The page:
Global Hunger Crisis: Over 700 Million People Face Uncertainty as Demand for Food Rises and Funding Dries Up
According to the World Food Program (WFP) Executive Director, Cindy McCain, the global hunger crisis has left more than 700 million people unsure about when or if they will have their next meal. As demand for food continues to rise relentlessly, humanitarian funding is drying up, exacerbating the situation further. This alarming revelation comes at a time when the world is halfway to the deadline set for achieving the 2030 Agenda for Sustainable Development. Unfortunately, there is little to no improvement in most of the food and agriculture-related goals, as highlighted by a report from the Food and Agriculture Organization.
The report states that the impact of the COVID-19 pandemic, combined with other crises like climate change and armed conflicts, is having widespread consequences. Progress made over the past two decades has stagnated and, in some cases, even reversed. The global food insecurity rate soared in 2020 due to disruptions in food markets and increased unemployment. Although hunger has not returned to pre-pandemic levels, approximately 29.6% of the global population, equivalent to 2.4 billion people, experienced moderate or severe food insecurity in 2022. This is a significant increase from 1.75 billion people in 2015.
The regions disproportionately affected by undernourishment are in the global south, with Sub-Saharan Africa experiencing the sharpest rise in hunger. Disturbingly, there has been no improvement in the goal to halve food waste, which has remained stagnant at around 13% since 2016. The report urges countries to implement policies that reduce food loss.
Cindy McCain, expressing her concerns, stated that the lack of funding has forced the WFP to cut food rations for millions of people, with further cuts anticipated. She stressed that the world is grappling with a series of concurrent and long-term crises that will continue to escalate humanitarian needs for years to come. According to the WFP, nearly 47 million people in over 50 countries are on the brink of famine, and a staggering 45 million children under the age of five are estimated to suffer from acute malnutrition.
Moreover, based on WFP estimates from 79 countries, up to 783 million people, or one in 10 of the world’s population, go to bed hungry every night. The agency also warns that more than 345 million people are facing high levels of food insecurity this year, an increase of almost 200 million from early 2021, before the COVID-19 pandemic struck.
The root causes behind the escalating numbers of hunger and food insecurity, according to the WFP, are a lethal combination of conflict, economic shocks, climate extremes, and soaring fertilizer prices. The economic repercussions of the pandemic, coupled with the war in Ukraine, have driven food prices out of reach for millions of people worldwide. At the same time, high fertilizer prices have led to a decrease in the production of essential crops like maize, rice, soybeans, and wheat.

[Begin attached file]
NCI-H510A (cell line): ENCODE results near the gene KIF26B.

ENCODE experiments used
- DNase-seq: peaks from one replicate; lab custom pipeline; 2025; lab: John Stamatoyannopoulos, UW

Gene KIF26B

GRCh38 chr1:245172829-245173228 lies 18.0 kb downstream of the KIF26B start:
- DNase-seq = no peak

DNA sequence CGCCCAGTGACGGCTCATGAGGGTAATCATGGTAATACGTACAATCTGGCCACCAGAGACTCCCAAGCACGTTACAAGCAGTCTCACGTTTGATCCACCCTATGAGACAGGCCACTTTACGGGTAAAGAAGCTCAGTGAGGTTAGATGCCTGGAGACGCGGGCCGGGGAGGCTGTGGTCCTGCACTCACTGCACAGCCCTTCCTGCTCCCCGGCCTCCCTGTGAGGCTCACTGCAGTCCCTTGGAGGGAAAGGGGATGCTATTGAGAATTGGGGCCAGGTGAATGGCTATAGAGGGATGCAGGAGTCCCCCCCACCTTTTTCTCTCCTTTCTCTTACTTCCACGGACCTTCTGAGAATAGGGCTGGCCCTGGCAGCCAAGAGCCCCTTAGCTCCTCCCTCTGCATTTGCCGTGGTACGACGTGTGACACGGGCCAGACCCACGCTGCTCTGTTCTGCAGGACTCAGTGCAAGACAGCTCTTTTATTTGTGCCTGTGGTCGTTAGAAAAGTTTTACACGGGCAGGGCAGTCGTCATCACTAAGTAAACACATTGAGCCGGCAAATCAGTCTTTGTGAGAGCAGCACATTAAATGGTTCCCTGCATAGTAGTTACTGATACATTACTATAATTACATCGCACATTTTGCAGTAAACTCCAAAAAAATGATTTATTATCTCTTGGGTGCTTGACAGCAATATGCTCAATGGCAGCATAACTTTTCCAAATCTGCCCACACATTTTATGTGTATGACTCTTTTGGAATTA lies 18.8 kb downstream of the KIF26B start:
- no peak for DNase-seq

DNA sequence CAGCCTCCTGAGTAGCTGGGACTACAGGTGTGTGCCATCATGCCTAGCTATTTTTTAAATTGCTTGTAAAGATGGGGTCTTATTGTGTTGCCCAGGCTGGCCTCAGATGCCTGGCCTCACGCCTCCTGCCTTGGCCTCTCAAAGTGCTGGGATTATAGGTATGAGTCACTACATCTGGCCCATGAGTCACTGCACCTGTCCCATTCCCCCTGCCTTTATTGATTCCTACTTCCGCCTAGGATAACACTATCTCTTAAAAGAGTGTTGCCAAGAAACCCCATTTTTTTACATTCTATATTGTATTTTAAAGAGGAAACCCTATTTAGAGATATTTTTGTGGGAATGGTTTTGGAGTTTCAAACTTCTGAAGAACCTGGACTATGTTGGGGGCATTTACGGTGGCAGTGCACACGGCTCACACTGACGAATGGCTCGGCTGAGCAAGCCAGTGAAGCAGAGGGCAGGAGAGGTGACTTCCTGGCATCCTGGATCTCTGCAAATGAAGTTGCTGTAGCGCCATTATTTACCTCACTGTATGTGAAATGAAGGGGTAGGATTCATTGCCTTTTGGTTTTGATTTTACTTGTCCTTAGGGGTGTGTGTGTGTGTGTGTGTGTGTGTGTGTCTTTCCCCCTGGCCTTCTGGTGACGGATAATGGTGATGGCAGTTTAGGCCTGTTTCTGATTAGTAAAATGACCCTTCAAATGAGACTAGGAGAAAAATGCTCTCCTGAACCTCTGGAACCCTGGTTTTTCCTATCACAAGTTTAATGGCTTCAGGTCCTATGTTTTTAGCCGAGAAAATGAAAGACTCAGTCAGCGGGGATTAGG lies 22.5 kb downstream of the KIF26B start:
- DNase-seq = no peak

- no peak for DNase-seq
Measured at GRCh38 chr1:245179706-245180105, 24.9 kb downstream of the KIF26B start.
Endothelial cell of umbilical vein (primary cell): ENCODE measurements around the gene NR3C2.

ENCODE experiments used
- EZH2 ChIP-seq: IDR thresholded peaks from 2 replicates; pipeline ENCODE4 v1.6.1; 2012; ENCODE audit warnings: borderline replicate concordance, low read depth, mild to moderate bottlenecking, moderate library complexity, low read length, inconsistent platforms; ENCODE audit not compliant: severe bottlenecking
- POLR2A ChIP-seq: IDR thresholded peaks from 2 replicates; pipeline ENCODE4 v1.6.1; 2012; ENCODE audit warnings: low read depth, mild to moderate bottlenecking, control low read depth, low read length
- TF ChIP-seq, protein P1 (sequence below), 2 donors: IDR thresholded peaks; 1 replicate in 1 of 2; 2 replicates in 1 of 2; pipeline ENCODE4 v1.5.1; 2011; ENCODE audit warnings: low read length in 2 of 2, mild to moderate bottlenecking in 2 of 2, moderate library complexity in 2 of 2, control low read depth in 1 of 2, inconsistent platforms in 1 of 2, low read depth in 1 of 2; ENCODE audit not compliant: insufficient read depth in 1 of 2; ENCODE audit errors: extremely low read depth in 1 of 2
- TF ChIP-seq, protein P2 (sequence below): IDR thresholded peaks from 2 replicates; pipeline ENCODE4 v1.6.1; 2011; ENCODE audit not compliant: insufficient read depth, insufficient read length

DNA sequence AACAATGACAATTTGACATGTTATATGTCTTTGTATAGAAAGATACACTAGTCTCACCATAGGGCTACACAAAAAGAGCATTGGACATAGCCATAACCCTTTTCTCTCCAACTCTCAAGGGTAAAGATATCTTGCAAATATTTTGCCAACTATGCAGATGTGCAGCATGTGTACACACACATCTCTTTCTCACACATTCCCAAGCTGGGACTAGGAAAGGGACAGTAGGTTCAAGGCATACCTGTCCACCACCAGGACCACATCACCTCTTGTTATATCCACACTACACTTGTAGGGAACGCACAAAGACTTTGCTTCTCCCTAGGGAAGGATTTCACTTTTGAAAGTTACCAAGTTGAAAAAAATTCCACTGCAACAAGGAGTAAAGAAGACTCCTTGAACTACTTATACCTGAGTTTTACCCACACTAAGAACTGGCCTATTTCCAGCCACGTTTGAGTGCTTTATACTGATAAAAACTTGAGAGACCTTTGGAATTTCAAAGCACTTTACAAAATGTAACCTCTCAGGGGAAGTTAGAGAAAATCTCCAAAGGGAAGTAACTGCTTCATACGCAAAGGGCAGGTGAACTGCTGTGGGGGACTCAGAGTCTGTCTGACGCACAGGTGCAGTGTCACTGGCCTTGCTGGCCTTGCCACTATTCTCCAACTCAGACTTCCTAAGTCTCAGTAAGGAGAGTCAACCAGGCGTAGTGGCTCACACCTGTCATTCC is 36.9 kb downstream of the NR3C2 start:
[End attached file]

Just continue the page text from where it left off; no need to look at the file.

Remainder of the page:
To address this crisis effectively, Cindy McCain emphasized the need to establish ambitious, multi-sectoral partnerships capable of tackling hunger, poverty, and humanitarian needs over the long term. The UN Security Council meeting also included the participation of business leaders, such as Michael Miebach (CEO of Mastercard) and Jared Cohen (president of global affairs at Goldman Sachs). They emphasized the importance of the private sector’s involvement in providing financial support, expertise, and innovative solutions to improve humanitarian operations.
The funding gap remains a critical challenge, with over 80% of the $54 billion appealed for by the UN remaining unfulfilled. This demonstrates the urgent need to address the crisis in the humanitarian system. The World Meteorological Organization (WMO) also warned that the world is far from meeting the climate targets within the Sustainable Development Goals, which further undermines efforts to tackle hunger, poverty, and other aspects of the 2030 Agenda.
In conclusion, the global hunger crisis continues to worsen as demand for food increases while funding for humanitarian efforts declines. Urgent action is required to address the root causes of this crisis, including conflict, economic shocks, climate change, and soaring fertilizer prices. It is crucial for governments, the private sector, and international organizations to work together in multi-sectoral partnerships to alleviate hunger, poverty, and humanitarian needs. Otherwise, the devastating consequences of this crisis will persist for years to come, impacting the lives of millions worldwide.